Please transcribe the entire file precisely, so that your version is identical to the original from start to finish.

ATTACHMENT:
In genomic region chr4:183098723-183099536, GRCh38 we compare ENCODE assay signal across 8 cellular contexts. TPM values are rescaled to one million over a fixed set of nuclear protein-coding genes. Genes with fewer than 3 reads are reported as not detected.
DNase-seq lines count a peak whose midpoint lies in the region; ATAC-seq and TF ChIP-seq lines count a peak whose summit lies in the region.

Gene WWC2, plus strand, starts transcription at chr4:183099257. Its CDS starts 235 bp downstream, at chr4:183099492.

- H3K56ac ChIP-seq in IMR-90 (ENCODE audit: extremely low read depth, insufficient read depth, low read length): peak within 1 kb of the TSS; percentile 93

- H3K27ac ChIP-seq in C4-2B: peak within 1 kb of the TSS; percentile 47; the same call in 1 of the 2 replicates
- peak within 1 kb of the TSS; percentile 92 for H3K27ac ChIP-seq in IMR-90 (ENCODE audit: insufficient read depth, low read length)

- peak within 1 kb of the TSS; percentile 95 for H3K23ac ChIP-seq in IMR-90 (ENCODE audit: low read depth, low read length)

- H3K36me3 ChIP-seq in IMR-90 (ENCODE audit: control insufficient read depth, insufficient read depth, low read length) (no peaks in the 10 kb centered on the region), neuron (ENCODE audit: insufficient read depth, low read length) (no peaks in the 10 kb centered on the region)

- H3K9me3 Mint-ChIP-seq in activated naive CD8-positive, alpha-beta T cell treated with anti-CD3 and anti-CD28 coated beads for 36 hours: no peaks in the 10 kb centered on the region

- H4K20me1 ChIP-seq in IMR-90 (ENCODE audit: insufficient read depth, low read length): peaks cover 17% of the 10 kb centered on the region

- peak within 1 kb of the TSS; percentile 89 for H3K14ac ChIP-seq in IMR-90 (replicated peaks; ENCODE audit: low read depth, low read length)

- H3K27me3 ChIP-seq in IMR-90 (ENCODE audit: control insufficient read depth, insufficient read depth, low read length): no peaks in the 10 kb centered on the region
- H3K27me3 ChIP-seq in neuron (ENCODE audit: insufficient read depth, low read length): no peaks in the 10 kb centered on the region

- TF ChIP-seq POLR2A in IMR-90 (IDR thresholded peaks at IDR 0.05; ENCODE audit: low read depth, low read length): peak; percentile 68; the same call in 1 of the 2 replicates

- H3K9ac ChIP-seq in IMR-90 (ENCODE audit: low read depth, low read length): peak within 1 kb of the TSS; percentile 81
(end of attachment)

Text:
In genomic region chr4:183098723-183099536, GRCh38 we compare ENCODE assay signal across 8 cellular contexts. TPM values are rescaled to one million over a fixed set of nuclear protein-coding genes. Genes with fewer than 3 reads are reported as not detected.
DNase-seq lines count a peak whose midpoint lies in the region; ATAC-seq and TF ChIP-seq lines count a peak whose summit lies in the region.

Gene WWC2, plus strand, starts transcription at chr4:183099257. Its CDS starts 235 bp downstream, at chr4:183099492.

- H3K56ac ChIP-seq in IMR-90 (ENCODE audit: extremely low read depth, insufficient read depth, low read length): peak within 1 kb of the TSS; percentile 93

- H3K27ac ChIP-seq in C4-2B: peak within 1 kb of the TSS; percentile 47; the same call in 1 of the 2 replicates
- peak within 1 kb of the TSS; percentile 92 for H3K27ac ChIP-seq in IMR-90 (ENCODE audit: insufficient read depth, low read length)

- peak within 1 kb of the TSS; percentile 95 for H3K23ac ChIP-seq in IMR-90 (ENCODE audit: low read depth, low read length)

- H3K36me3 ChIP-seq in IMR-90 (ENCODE audit: control insufficient read depth, insufficient read depth, low read length) (no peaks in the 10 kb centered on the region), neuron (ENCODE audit: insufficient read depth, low read length) (no peaks in the 10 kb centered on the region)

- H3K9me3 Mint-ChIP-seq in activated naive CD8-positive, alpha-beta T cell treated with anti-CD3 and anti-CD28 coated beads for 36 hours: no peaks in the 10 kb centered on the region

- H4K20me1 ChIP-seq in IMR-90 (ENCODE audit: insufficient read depth, low read length): peaks cover 17% of the 10 kb centered on the region

- peak within 1 kb of the TSS; percentile 89 for H3K14ac ChIP-seq in IMR-90 (replicated peaks; ENCODE audit: low read depth, low read length)

- H3K27me3 ChIP-seq in IMR-90 (ENCODE audit: control insufficient read depth, insufficient read depth, low read length): no peaks in the 10 kb centered on the region
- H3K27me3 ChIP-seq in neuron (ENCODE audit: insufficient read depth, low read length): no peaks in the 10 kb centered on the region

- TF ChIP-seq POLR2A in IMR-90 (IDR thresholded peaks at IDR 0.05; ENCODE audit: low read depth, low read length): peak; percentile 68; the same call in 1 of the 2 replicates

- H3K9ac ChIP-seq in IMR-90 (ENCODE audit: low read depth, low read length): peak within 1 kb of the TSS; percentile 81